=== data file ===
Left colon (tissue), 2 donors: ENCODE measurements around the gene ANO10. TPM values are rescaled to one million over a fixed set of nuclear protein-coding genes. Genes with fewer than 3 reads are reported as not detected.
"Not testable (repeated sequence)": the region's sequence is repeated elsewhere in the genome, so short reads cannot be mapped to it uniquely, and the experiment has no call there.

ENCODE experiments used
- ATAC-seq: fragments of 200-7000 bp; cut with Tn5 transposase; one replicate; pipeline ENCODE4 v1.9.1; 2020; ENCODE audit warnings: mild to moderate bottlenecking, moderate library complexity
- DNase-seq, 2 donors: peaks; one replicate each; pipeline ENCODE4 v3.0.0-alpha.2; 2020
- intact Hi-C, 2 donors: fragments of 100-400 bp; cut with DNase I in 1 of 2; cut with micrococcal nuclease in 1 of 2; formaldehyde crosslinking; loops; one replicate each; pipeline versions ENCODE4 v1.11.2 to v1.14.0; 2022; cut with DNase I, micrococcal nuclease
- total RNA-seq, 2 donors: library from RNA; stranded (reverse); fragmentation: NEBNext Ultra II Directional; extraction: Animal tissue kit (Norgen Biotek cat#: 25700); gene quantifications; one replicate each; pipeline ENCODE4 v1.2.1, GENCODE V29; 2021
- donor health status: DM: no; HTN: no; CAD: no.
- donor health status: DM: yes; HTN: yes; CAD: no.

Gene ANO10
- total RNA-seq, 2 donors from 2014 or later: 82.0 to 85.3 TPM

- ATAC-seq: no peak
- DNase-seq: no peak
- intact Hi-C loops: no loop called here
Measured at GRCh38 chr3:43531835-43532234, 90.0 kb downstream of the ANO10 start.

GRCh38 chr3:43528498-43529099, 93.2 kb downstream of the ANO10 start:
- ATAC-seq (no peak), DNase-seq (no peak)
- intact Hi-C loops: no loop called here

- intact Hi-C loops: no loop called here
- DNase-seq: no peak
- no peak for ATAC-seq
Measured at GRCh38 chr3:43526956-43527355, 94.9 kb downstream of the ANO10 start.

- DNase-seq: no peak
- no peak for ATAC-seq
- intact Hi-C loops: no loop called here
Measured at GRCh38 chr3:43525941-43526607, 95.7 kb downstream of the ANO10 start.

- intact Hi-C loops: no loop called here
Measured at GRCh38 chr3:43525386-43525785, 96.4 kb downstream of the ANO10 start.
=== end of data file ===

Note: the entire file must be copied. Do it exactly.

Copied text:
Left colon (tissue), 2 donors: ENCODE measurements around the gene ANO10. TPM values are rescaled to one million over a fixed set of nuclear protein-coding genes. Genes with fewer than 3 reads are reported as not detected.
"Not testable (repeated sequence)": the region's sequence is repeated elsewhere in the genome, so short reads cannot be mapped to it uniquely, and the experiment has no call there.

ENCODE experiments used
- ATAC-seq: fragments of 200-7000 bp; cut with Tn5 transposase; one replicate; pipeline ENCODE4 v1.9.1; 2020; ENCODE audit warnings: mild to moderate bottlenecking, moderate library complexity
- DNase-seq, 2 donors: peaks; one replicate each; pipeline ENCODE4 v3.0.0-alpha.2; 2020
- intact Hi-C, 2 donors: fragments of 100-400 bp; cut with DNase I in 1 of 2; cut with micrococcal nuclease in 1 of 2; formaldehyde crosslinking; loops; one replicate each; pipeline versions ENCODE4 v1.11.2 to v1.14.0; 2022; cut with DNase I, micrococcal nuclease
- total RNA-seq, 2 donors: library from RNA; stranded (reverse); fragmentation: NEBNext Ultra II Directional; extraction: Animal tissue kit (Norgen Biotek cat#: 25700); gene quantifications; one replicate each; pipeline ENCODE4 v1.2.1, GENCODE V29; 2021
- donor health status: DM: no; HTN: no; CAD: no.
- donor health status: DM: yes; HTN: yes; CAD: no.

Gene ANO10
- total RNA-seq, 2 donors from 2014 or later: 82.0 to 85.3 TPM

- ATAC-seq: no peak
- DNase-seq: no peak
- intact Hi-C loops: no loop called here
Measured at GRCh38 chr3:43531835-43532234, 90.0 kb downstream of the ANO10 start.

GRCh38 chr3:43528498-43529099, 93.2 kb downstream of the ANO10 start:
- ATAC-seq (no peak), DNase-seq (no peak)
- intact Hi-C loops: no loop called here

- intact Hi-C loops: no loop called here
- DNase-seq: no peak
- no peak for ATAC-seq
Measured at GRCh38 chr3:43526956-43527355, 94.9 kb downstream of the ANO10 start.

- DNase-seq: no peak
- no peak for ATAC-seq
- intact Hi-C loops: no loop called here
Measured at GRCh38 chr3:43525941-43526607, 95.7 kb downstream of the ANO10 start.

- intact Hi-C loops: no loop called here
Measured at GRCh38 chr3:43525386-43525785, 96.4 kb downstream of the ANO10 start.